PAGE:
To show how much risk is out there (those of you who use bond mutual funds heed as they use ‘current yield’ and do not amortize premiums), let’s look at the 30-year treasury issued in May 2007 just before the crisis (5% due 5/15/37). It rose from par on the auction date (a reopening of a prior issue), the traded in a range of 106 to 113-1/2 until the fall of  Lehman when is exploded to nearly 150 in Dec. 2008. It then plunged to about 122 and from there to just under 104 in June 2009…stocks should be so volatile. It then rose again in August 2010 to almost 128, back down to 104-1/2 in Feb. ’11 before rallying again and has since traded in a broad range of 128-143!!! Is that investing? It is luck and luck runs out…eventually. At the current price of 138-3/8 the yield is just 2.82%!

At issuance the risk factor (which is more or less the duration plus accrued interest) was 13.82 years, it has risen to 21.68 years. In other words a buyer is taking on 50% more risk on a bond that is now nearly six years closer to maturity. Now THAT is risk!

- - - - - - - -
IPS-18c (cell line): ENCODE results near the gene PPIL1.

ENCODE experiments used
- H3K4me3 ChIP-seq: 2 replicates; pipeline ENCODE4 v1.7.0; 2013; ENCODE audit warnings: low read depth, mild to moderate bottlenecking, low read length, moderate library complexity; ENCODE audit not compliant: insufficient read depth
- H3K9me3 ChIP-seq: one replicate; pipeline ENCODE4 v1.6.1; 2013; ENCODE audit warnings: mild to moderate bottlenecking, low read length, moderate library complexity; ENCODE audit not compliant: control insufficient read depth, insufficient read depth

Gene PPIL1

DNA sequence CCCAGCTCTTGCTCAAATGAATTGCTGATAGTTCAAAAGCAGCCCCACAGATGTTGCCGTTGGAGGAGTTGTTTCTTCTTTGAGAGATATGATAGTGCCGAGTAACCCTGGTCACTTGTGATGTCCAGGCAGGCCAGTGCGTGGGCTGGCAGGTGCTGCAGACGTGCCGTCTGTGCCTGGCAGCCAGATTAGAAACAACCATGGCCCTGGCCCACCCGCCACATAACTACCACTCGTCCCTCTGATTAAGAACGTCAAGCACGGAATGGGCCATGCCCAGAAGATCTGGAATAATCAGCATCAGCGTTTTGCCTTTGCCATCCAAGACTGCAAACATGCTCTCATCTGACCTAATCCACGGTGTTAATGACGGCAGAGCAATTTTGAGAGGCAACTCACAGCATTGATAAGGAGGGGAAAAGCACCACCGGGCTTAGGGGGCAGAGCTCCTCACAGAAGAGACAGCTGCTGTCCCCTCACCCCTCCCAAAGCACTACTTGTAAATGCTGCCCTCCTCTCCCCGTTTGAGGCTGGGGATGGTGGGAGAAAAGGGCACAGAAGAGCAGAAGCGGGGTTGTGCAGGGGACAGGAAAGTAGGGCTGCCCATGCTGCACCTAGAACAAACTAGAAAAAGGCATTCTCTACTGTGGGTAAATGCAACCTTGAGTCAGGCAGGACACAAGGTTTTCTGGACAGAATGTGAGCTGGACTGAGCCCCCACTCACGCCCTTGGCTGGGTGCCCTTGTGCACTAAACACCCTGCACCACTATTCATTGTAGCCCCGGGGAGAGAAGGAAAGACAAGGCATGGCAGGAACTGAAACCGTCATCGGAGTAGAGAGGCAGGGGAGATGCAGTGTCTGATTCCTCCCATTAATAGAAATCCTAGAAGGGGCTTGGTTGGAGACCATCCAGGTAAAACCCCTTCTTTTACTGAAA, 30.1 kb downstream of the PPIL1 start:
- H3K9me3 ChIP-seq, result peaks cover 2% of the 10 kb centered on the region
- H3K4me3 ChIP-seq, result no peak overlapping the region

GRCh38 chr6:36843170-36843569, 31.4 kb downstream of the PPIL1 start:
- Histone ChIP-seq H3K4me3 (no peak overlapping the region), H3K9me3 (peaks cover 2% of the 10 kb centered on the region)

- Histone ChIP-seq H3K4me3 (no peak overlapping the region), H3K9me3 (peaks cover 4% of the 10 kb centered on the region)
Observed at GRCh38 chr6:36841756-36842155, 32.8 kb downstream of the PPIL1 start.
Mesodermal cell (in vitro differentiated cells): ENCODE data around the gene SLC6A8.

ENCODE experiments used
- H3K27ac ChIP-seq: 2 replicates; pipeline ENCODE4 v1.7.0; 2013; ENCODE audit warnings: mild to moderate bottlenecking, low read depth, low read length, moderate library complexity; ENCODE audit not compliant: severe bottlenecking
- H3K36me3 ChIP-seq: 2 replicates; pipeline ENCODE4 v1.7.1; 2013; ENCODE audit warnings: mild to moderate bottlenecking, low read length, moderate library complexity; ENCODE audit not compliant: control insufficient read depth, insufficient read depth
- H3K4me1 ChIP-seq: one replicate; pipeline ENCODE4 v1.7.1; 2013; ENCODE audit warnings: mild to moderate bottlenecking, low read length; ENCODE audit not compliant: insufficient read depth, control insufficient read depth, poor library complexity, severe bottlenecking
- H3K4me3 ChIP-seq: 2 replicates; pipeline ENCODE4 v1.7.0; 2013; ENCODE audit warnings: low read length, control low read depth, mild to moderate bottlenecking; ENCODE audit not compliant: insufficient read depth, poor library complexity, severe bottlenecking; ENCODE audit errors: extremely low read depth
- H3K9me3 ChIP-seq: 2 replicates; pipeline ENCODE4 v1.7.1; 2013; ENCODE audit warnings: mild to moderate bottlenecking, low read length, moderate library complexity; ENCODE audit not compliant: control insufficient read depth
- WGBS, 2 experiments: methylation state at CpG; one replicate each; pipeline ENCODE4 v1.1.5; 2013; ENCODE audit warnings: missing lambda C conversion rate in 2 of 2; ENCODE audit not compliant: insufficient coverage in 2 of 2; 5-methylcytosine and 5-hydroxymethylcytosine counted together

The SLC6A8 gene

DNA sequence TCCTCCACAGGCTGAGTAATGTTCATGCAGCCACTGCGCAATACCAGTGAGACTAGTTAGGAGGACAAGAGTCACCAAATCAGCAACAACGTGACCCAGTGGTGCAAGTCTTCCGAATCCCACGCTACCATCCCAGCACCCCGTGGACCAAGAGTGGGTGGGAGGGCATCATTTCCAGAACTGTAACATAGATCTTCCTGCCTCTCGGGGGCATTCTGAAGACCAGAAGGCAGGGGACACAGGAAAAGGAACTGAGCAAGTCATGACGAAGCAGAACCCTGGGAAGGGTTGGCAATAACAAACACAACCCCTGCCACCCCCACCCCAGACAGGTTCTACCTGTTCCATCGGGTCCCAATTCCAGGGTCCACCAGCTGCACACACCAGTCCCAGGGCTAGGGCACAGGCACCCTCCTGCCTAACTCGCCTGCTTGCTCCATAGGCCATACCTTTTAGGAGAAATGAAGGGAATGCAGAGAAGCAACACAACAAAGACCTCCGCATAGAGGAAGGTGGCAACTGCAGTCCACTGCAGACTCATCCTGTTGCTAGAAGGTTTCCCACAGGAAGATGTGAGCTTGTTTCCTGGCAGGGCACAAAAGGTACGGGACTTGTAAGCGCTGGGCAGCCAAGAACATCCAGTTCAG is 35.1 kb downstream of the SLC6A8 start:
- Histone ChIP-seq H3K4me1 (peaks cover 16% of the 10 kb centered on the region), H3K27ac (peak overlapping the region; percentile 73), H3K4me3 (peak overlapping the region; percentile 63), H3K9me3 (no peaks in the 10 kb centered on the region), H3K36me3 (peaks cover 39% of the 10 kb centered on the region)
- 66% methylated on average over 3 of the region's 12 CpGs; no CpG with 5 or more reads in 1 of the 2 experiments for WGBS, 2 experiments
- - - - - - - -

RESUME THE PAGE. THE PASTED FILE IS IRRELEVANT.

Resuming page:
Note that had you jumped in after Lehman though you could still be down significantly. TB mentions this for those of you who think buying bonds versus stocks was a ‘layup.’

TB was shocked last night when he heard the cost of the inaugural last night on the news: nearly $100

million which excludes the balls which are paid for privately. Did we get our money’s worth? Did anyone

ask if we wanted to spend that much, or object to the cost? Politicians have no trouble spending money

if it is on themselves – meaning both parties who were basking in the sunlight…and moonlight.

Tomorrow: what do we do about the banks?

Enjoy the shortened work week…have a great day!

TB

. . .  – – –  . . . (SOS!)  . . .   – – –  . . .  (SOS!) . . .   – – –  . . .  (SOS!)